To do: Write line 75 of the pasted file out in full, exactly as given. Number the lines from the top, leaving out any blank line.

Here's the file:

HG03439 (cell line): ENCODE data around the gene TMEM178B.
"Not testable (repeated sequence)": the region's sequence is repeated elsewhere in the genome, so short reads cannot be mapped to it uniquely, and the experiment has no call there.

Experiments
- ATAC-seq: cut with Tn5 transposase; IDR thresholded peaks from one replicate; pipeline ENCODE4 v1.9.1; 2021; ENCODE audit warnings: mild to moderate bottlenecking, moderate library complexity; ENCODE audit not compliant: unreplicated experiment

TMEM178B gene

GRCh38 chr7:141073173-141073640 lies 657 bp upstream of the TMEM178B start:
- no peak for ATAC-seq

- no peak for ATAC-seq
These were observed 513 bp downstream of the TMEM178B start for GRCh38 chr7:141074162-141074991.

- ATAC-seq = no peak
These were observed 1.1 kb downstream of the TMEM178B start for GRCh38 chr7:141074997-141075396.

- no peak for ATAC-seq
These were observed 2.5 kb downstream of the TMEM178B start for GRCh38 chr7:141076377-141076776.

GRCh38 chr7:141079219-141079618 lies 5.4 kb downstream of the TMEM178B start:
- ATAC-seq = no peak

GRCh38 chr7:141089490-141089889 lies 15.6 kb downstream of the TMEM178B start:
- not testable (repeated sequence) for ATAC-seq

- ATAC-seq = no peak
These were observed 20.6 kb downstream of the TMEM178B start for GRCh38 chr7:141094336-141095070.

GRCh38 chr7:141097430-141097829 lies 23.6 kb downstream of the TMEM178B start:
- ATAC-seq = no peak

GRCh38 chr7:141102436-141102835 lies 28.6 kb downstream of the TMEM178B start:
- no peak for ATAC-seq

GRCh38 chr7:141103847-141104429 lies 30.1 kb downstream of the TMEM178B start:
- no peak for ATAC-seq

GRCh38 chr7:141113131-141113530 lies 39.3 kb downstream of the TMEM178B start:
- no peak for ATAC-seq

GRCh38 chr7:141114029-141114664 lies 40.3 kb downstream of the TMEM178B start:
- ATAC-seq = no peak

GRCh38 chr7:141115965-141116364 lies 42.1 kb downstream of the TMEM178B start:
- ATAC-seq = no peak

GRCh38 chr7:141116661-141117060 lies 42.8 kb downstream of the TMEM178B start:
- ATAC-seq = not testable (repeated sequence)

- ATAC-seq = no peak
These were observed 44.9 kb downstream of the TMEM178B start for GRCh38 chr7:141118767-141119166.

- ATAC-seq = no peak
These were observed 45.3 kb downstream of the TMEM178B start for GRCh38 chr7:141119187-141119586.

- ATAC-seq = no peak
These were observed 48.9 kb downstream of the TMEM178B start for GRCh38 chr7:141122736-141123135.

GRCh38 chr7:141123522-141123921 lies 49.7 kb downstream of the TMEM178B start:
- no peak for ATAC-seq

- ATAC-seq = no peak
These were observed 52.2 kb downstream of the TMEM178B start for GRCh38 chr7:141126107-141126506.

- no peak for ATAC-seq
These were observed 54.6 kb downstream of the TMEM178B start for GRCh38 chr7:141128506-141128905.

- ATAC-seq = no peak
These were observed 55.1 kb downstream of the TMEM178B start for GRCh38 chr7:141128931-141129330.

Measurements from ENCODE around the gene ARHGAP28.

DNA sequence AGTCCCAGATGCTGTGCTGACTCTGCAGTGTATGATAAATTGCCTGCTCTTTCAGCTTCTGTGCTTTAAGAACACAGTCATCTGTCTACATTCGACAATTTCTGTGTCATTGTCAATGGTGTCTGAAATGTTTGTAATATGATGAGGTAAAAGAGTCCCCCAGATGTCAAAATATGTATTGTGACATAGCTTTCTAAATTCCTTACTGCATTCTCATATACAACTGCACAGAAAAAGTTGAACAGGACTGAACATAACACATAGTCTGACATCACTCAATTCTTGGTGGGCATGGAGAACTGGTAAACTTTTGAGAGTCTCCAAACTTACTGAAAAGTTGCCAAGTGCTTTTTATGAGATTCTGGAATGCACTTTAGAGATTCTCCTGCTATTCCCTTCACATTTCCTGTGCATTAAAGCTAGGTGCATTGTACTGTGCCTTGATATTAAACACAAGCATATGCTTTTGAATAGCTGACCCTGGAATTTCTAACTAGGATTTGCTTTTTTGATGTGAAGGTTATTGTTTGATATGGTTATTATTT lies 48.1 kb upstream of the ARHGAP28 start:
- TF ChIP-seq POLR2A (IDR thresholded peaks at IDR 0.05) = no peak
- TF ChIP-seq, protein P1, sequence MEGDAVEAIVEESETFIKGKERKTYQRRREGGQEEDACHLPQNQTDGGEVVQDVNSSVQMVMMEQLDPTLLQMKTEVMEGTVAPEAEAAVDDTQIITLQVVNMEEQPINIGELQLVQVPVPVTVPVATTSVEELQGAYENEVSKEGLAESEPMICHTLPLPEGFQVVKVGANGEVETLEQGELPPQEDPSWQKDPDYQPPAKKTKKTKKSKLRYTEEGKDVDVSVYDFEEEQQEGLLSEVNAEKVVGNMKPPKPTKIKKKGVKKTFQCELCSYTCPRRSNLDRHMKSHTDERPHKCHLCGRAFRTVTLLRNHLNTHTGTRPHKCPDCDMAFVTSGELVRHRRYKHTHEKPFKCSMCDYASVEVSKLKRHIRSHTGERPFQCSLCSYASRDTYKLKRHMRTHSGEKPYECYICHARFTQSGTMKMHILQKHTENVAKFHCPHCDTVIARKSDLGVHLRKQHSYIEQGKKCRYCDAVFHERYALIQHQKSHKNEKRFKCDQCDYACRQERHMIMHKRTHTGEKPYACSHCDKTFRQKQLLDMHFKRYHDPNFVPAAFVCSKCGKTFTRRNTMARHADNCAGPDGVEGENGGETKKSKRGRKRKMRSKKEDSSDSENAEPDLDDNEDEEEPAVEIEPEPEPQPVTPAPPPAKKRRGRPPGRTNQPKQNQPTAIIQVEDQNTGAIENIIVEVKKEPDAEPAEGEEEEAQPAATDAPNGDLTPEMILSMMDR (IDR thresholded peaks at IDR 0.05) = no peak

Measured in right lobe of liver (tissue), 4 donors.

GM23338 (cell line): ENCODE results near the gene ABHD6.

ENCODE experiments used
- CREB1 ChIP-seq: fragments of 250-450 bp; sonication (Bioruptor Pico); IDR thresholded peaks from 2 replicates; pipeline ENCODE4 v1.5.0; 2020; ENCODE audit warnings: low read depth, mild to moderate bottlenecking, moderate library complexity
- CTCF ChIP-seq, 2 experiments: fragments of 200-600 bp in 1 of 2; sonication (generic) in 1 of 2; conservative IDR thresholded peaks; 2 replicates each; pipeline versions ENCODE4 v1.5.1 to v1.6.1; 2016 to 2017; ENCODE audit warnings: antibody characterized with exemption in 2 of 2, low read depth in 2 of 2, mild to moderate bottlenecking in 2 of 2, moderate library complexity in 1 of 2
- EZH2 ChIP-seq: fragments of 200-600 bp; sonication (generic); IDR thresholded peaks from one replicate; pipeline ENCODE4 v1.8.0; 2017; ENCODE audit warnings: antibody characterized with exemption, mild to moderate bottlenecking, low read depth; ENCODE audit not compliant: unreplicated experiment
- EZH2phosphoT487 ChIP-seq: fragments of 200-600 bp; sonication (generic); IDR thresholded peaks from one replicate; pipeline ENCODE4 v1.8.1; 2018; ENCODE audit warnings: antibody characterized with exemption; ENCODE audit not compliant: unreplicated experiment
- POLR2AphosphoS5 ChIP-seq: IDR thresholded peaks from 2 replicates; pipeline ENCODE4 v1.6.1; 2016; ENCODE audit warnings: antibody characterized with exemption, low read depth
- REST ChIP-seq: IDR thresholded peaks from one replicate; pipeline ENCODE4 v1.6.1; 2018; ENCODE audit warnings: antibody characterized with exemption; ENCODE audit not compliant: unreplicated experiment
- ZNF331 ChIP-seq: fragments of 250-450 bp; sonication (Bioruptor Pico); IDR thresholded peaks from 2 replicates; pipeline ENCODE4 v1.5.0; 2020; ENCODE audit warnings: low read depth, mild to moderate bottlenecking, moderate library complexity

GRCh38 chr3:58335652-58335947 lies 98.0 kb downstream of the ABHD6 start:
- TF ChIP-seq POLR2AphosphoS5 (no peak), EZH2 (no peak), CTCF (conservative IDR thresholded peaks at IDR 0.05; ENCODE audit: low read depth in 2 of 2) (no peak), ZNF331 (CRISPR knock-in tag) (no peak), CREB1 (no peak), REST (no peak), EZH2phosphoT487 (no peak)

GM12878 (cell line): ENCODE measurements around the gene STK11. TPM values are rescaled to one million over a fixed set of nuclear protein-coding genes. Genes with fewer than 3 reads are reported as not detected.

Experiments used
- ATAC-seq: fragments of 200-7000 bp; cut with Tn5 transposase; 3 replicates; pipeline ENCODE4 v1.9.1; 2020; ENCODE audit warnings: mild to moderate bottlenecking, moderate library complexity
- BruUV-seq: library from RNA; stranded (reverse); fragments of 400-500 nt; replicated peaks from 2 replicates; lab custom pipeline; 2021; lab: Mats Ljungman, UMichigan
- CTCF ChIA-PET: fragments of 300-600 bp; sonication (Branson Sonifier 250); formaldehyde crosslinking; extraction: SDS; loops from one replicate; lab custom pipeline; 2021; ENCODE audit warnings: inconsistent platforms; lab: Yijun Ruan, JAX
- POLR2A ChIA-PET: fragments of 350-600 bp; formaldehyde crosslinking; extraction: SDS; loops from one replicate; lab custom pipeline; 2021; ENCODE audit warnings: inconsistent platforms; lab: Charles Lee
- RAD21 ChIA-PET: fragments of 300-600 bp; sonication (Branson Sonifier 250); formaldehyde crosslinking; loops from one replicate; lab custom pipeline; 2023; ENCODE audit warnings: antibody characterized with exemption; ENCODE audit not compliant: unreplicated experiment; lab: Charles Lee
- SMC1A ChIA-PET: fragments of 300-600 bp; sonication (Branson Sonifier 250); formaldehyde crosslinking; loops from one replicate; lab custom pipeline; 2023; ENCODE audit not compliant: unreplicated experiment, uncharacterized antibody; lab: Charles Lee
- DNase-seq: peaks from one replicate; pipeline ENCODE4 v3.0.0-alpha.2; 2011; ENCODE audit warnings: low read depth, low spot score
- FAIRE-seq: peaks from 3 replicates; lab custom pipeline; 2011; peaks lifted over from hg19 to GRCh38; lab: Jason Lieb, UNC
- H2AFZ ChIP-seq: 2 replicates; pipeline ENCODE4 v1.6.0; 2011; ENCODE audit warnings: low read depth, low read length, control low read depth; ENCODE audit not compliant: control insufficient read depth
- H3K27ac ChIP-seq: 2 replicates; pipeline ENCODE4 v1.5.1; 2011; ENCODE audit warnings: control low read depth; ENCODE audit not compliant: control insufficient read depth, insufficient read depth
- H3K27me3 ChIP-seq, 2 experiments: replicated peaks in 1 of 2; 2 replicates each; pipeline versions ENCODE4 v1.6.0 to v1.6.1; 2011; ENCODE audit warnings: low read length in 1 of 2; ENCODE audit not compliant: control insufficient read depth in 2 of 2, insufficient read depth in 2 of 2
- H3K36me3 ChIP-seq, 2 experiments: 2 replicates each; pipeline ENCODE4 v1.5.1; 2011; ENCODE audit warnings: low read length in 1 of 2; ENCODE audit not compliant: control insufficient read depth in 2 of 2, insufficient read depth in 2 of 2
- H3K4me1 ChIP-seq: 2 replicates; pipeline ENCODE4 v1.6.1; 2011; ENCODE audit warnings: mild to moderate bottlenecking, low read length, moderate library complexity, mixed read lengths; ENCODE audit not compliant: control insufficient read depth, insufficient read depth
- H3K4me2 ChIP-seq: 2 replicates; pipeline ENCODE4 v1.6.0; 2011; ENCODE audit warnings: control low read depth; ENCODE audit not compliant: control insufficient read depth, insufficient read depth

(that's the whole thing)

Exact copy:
- H3K27ac ChIP-seq: 2 replicates; pipeline ENCODE4 v1.5.1; 2011; ENCODE audit warnings: control low read depth; ENCODE audit not compliant: control insufficient read depth, insufficient read depth